Objectives Pericardial effusion is common after cardiac surgery. Growing evidence suggests that colchicine may be useful for acute pericarditis, but its efficacy in reducing pericardial effusion volume postoperatively has not been assessed.
Methods This randomised, double-blind, placebo-controlled study conducted in 10 centres in France included 197 patients at high risk of tamponade (ie, with moderate to large-sized persistent effusion (echocardiography grades 2, 3 or 4 on a scale of 0–4)) at 7–30 days after cardiac surgery. Patients were randomly assigned to receive colchicine, 1 mg daily (n=98), or a matching placebo (n=99). The main end point was change in pericardial effusion grade after 14-day treatment. Secondary end points included frequency of late cardiac tamponade.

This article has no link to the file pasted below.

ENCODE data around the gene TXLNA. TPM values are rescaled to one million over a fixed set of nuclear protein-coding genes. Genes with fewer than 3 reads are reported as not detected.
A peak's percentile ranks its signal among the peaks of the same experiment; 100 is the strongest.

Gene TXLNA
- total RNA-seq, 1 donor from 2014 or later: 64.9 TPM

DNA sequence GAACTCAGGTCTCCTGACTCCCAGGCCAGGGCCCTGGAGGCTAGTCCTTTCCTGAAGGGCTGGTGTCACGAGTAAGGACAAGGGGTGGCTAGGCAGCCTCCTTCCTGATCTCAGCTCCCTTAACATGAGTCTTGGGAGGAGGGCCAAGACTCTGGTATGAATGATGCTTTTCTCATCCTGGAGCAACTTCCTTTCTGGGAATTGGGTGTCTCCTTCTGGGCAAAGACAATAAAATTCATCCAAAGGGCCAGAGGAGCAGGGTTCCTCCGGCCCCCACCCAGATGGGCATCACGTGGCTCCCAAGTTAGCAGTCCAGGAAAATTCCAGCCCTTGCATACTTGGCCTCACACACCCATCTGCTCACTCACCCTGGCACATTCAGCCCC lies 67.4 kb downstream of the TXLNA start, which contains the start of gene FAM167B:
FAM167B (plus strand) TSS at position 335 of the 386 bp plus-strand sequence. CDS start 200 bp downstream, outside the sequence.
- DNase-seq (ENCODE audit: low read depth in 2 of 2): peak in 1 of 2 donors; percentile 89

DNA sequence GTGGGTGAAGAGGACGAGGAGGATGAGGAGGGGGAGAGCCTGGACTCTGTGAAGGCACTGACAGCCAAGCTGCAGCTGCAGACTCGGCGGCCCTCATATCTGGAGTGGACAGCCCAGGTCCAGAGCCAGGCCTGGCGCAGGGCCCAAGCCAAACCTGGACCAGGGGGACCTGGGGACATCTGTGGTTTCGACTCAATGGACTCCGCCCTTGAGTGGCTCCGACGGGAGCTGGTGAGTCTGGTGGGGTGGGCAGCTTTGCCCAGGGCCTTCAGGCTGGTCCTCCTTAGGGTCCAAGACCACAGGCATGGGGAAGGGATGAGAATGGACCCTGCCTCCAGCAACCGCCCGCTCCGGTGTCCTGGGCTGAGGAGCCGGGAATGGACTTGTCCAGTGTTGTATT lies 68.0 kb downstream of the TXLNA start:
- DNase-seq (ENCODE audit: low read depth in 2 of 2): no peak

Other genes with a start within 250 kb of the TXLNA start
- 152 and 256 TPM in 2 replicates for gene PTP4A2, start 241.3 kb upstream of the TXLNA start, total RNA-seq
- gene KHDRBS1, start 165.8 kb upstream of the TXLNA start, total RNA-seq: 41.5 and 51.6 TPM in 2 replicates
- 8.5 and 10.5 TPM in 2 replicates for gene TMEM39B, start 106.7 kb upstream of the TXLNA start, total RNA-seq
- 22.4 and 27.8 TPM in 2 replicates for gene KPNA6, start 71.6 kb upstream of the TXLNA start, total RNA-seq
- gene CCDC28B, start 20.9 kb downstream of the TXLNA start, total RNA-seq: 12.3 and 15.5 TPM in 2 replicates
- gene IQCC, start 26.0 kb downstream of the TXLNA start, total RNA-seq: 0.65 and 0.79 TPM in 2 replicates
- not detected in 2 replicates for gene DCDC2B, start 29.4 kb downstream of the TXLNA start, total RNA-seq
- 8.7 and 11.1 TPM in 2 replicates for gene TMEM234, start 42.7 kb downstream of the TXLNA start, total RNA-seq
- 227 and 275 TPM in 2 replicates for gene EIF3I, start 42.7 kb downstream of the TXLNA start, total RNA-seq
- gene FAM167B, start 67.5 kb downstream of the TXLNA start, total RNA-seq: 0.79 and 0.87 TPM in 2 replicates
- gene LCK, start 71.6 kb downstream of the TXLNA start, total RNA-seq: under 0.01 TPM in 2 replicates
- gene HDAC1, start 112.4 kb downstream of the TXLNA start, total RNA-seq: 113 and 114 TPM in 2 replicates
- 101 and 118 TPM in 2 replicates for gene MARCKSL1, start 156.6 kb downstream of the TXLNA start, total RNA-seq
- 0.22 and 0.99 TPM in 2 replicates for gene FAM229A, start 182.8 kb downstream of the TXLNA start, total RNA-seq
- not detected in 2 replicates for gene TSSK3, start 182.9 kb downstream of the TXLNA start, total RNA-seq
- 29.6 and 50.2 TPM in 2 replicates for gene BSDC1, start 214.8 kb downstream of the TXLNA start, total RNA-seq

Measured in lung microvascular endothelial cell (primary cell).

Results The placebo and the colchicine groups showed a similar mean baseline pericardial effusion grade (2.9±0.8 vs 3.0±0.8) and similar mean decrease from baseline after treatment (−1.1±1.3 vs −1.3±1.3 grades). The mean difference in grade decrease between groups was −0.19 (95% CI −0.55 to 0.16, p=0.23). In total, 13 cases of cardiac tamponade occurred during the 14-day treatment (7 and 6 in the placebo and colchicine groups, respectively; p=0.80). At 6-month follow-up, all patients were alive and had undergone a total of 22 (11%) drainages: 14 in the placebo group and 8 in the colchicine group (p=0.20).
Conclusions In patients with pericardial effusion after cardiac surgery, colchicine administration does not reduce the effusion volume or prevent late cardiac tamponade.
Clinical trial reg No NCT01266694.
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